Once upon a time (not so long ago), sulfur was simple. Most sulfur was mined in the US, Poland, Mexico and France using the Frasch method, in which wells are drilled into sulfur deposits and super heated steam injected at 160 °C. The steam melts the sulfur, which can then be pumped to surface. Production could be controlled in order to meet demand, smoothing out cycles and ensuring a price sufficient to cover costs and maintain a profit.
The sector changed when oil companies began to tap into large reservoirs of sulfur rich oil and gas, however. The sulfur, which comprised up to 3% in sour oilfields and 25% in sour gas fields, was stripped away during processing, creating huge amounts of by product that were aggressively marketed to users. By the early 2000s, most Frasch mines had closed. The US Geological Survey (USGS) notes that the vast majority of sulfur now comes from processing in the oil and gas sector. Approximately 70 million t of elemental sulfur was produced worldwide in 2012, down slightly from 70.5 million t in 2011. The leading producers were China (9.7 million t), the US (9 million t), Russia (7.3 million t), and Canada (6.6 million t). The Middle East nations of Saudi Arabia, Kuwait, Qatar and the UAE contributed 8.4 million t.
The vagaries of sulfur affect the fortunes of refiners and gas processors in a number of ways. On the legislative front, laws have been enacted in the last decade to reduce sulfur in on road gasoline and diesel fuels. Since 2004, sulfur in gasoline has dropped from an average of 300 ppm to 30 ppm. Earlier this year, the US Environmental Protection Agency (EPA) proposed to reduce sulfur content in gasoline to 10 ppm, beginning in 2017. The Tier 3 regulations (which also call for a cut in tailpipe and evaporative emissions) will match standards that are legislated in the EU, Japan and Korea.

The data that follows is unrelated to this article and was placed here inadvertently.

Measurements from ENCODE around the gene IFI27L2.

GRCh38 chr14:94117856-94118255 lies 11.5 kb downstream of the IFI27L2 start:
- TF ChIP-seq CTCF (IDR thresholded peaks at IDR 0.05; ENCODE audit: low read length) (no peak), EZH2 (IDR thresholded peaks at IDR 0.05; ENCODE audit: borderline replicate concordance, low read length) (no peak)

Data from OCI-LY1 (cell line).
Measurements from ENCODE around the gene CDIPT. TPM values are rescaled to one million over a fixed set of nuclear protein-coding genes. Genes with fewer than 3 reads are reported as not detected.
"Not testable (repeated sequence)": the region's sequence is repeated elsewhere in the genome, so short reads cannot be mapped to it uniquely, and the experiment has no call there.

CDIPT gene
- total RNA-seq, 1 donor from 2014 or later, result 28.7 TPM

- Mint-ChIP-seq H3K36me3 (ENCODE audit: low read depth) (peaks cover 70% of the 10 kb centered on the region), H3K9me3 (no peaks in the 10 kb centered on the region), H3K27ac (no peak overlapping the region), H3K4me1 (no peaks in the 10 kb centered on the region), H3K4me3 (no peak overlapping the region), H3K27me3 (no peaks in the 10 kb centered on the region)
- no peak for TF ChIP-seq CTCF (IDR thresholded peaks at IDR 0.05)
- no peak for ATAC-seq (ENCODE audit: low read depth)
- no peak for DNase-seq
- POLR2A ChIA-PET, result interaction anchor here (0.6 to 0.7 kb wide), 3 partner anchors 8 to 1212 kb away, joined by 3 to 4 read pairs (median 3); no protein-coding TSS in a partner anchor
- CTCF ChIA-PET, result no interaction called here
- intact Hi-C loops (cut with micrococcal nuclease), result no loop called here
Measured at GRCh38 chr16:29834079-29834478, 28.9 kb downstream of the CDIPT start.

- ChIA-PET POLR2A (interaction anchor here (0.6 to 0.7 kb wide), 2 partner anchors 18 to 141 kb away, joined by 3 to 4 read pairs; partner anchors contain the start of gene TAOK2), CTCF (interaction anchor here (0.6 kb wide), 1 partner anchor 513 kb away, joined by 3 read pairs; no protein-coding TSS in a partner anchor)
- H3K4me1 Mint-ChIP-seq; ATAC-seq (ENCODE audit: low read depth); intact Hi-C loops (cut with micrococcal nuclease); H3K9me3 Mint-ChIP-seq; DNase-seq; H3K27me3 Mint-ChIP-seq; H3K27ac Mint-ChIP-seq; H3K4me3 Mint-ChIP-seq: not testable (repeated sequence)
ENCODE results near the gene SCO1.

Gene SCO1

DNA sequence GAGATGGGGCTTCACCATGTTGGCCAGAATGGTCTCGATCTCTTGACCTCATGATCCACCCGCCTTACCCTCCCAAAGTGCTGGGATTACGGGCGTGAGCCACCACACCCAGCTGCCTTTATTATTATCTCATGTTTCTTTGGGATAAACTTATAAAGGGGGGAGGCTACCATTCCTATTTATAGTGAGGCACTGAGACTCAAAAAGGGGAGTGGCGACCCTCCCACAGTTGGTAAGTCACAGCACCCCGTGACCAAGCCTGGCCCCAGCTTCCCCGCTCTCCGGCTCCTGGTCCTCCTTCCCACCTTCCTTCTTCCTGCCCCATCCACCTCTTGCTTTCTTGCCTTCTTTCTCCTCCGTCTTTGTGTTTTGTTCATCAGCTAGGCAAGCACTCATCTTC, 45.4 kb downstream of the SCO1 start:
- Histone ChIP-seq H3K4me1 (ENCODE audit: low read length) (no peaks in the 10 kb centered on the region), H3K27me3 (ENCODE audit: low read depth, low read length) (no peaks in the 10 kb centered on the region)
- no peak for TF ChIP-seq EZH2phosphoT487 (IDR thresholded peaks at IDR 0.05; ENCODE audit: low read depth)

Industry associations have cited their opposition to the proposal. In order to meet Tier 3 sulfur levels, refiners would have to add hydro treating capacity to fluid catalytic crackers and new inputs of hydrogen. The American Petroleum Institute (API) estimated that refiners would have to invest almost US$ 10 billion in new equipment.
The US Environmental Protection Agency (EPA) has said that the new regulations will raise the price of gas by 1 cent/gal., yet dramatically improve public health by making vehicle catalysts more efficient, thus reducing NOX, volatile organic compounds and air toxics.
Normally, a refiner can sell the sulfur and recover some the costs of removal. Currently, sulfur is selling at approximately US$ 150/t , which generates a cash flow of almost US$ 40 million/y for a 200 000 bpd refinery. There is some concern that prices may soften significantly over the next year or two, but that is not a major refinery concern. ‘As far as producers in the oil and gas sector are concerned, any loss in revenues from sale of sulfur can be offset by a modest increase in their revenue stream,’ said Parekh.
Unfortunately, extreme gyrations in the price can have unintended, knock on effects. At the beginning of 2008, the price for sulfur stood at approximately US$ 200/t. By the middle of the year, it had risen to over US$ 800/t. Within a further 12 months, however, the market had almost completely collapsed to near zero, and some refiners were scrambling to clear sulfur from their facilities.
Industry specialists note that the primary sulfur concern for refinery management is not profit, but that the sulfur does not accumulate onsite to the point where it jeopardises the functioning of the refinery. Although a rail strike or ship delays can cause disruptions, they are not common, and most refiners have systems in place where they can ship liquid sulfur by various means to a central forming facility. These are often fee based, third party plants that have the ability to ship to buyers by truck, rail or cargo vessel, or, if the market is weak, to pelletise or block the sulfur in solid form. ‘Devco has operations in California, Texas, Louisiana and Illinois,’ said Parekh. ‘The facilities and equipment are extremely reliable, and refinery operators do not have to worry about disruptions.’